Will Robots Really Destroy the Future of Work?
Will Robots Really Destroy the Future of Work?
Some people on the political right love robots and hate labor unions. Some people on the political left are the opposite: They hate robots and love labor unions. Then there’s David Autor, a labor economist at the Massachusetts Institute of Technology. He loves both.
Automation will destroy some jobs but also make workers who aren’t displaced more productive, raise overall incomes and create new kinds of jobs, says Autor, who has done pioneering work on the impact of tech and trade on blue-collar workers. Labor unions, which have been beaten down, can help ensure that the gains from automation don’t accrue only to the wealthy and that the new jobs workers move into are good and well-paying, he says.
Autor has seen the good and bad sides of the American economy for himself. He dropped out of Columbia University, landed a job as an administrative assistant for a hospital in Boston, moved up, studied psychology at Tufts, graduated, then “climbed into a Dodge Colt that he had bought for $250 and drove across the country, without any firm plan in mind,” according to a 2017 profile in Finance and Development, a publication of the International Monetary Fund. He wound up teaching computer skills to inner-city youth at a church in San Francisco before veering back into academia and getting a doctorate from Harvard.
On the robot-loving side, Autor argues that the technology will be highly useful — and inevitable. “We need the technology,” he told me last week. “We can’t avoid the technology. There are many, many ways it will make our lives better.”
Tech has to be properly harnessed, though, he said. “Most people’s fear of technology is really a fear of capitalism, what the markets will do with the technology,” he explained. “You can’t make a lot of progress if you’re making people poorer at the same time.”
I interviewed Autor to get his thoughts about a book that’s being released on Tuesday by MIT Press, “The Work of the Future: Building Better Jobs in an Age of Intelligent Machines.” He is one of three authors of the book, along with David Mindell, an M.I.T. professor of the history of engineering and manufacturing, and Elisabeth Reynolds, special assistant to the president for manufacturing and economic development at the National Economic Council.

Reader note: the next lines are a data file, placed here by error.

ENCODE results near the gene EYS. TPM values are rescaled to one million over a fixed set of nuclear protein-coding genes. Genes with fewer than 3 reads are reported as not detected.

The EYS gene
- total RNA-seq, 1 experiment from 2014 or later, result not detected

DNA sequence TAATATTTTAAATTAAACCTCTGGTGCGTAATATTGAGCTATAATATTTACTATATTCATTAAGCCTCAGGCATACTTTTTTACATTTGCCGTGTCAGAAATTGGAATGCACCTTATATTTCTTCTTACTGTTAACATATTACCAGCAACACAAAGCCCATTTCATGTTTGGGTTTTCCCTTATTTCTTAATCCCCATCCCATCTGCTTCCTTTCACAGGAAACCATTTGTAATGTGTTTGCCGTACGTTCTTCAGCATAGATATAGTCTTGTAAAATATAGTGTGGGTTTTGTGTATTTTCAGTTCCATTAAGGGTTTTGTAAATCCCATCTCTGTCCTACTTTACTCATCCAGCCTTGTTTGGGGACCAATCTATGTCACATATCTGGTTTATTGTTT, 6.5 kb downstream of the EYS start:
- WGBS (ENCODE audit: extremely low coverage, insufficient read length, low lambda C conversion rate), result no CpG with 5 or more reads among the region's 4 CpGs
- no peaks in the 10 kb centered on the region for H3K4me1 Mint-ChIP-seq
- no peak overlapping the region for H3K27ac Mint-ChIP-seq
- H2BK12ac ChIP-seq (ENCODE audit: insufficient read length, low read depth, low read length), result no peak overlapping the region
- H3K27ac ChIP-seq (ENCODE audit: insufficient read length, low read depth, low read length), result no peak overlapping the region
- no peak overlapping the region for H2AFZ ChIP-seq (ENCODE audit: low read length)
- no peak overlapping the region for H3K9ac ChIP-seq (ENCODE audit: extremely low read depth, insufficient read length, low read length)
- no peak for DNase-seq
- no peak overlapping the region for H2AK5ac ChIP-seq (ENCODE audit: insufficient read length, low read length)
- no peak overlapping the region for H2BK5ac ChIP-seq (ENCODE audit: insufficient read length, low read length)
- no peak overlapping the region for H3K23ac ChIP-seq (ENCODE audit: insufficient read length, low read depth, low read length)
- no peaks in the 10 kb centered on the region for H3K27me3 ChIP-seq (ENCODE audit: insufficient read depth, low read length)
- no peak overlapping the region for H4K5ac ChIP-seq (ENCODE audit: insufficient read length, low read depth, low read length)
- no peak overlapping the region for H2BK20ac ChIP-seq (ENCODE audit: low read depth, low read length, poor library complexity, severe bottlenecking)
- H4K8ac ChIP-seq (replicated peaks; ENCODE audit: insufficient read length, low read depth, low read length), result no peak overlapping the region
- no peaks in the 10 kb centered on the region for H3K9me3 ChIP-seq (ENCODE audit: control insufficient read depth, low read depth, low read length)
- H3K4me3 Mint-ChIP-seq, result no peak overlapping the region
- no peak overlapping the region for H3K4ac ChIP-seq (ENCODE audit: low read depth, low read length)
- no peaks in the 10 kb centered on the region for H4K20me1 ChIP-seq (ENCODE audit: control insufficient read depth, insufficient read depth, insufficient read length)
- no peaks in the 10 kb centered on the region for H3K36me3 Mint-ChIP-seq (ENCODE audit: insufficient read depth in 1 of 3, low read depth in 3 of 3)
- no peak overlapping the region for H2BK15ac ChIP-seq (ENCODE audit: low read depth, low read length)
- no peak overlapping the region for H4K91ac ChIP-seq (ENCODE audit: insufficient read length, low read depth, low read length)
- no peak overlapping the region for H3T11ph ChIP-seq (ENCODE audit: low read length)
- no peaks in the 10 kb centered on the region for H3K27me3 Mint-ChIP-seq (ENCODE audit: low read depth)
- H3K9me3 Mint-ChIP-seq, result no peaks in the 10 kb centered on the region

The authors began working on the book when the US unemployment rate was still high after the pandemic recession of 2020. “Millions are unemployed,” it says in the opening pages.
The problem today, Autor said in the interview, is not a lack of jobs. It’s a lack of good jobs. Some economists figure this is a problem that will solve itself: With millions of people quitting, employers will be forced to offer more pay and better working conditions. Autor disagrees. “I don’t think that’s sufficient,” he said. He doesn’t believe “that the market will solve this problem even though it hasn’t done so for the last four decades.”
The share of workers in the private sector who belong to labor unions fell from 21 percent in 1979 to 6 percent in 2019. The federal minimum wage hasn’t kept up with inflation. State funding for community colleges that train workers is inadequate. And free trade with China — a subject Autor has covered extensively — has wiped out manufacturing jobs.
Society needs to build or restore institutions that protect workers, the book says. “The United States has allowed traditional channels of worker voice to atrophy without fostering new institutions or buttressing existing ones,” the authors write. They call for a higher federal minimum wage and changes in labor law that make it easier for workers to bargain collectively for higher pay, among other measures.
The book attacks the notion of shareholder primacy, the idea that corporations should serve the interests of their owners, the shareholders. In a rhetorical flourish, it says that in shareholder capitalism, workers are “scrapped if their value to the firm falls below their cost to the firm.”
Engineers, such as those that M.I.T. churns out, bear some responsibility in that the technology they design can either empower or dis-empower workers, the book says: “Engineers encode social relationships and preferred futures into the machines they build.”
I told Autor that the book’s conclusions seemed liberal for an engineering school. He said the authors were simply responding to a challenge issued by M.I.T.’s president, Rafael Reif, who “felt very strongly that M.I.T. was throwing things out there, producing technologies but not answering the question of what are the possible consequences, how do we minimize hardships and maximize benefits.”
A day after interviewing Autor, I spoke with Steve Preston, the president and chief executive of Goodwill Industries International, a nonprofit whose affiliates operate thrift shops and train workers for jobs. (Before Covid-19 hit, those affiliates were helping two million people a year.) Preston worked for President George W. Bush as administrator of the Small Business Administration and later as secretary of the Department of Housing and Urban Development.
I asked Preston about what the M.I.T. book says about strengthening labor unions and raising the minimum wage. “We focus on building the bridge” that connects workers and employers and giving workers “a sense of awareness of the possibilities” for career advancement, he said. In a follow-up email, he wrote, “Fair wages are critical, but I tend to focus more on supporting people on their journey to higher-paying jobs and better pathways.”
One point of alignment between Preston and Autor is that workers need training so they can use automation, not be replaced by it. “We are underinvesting in our people,” Preston said.
The New York Times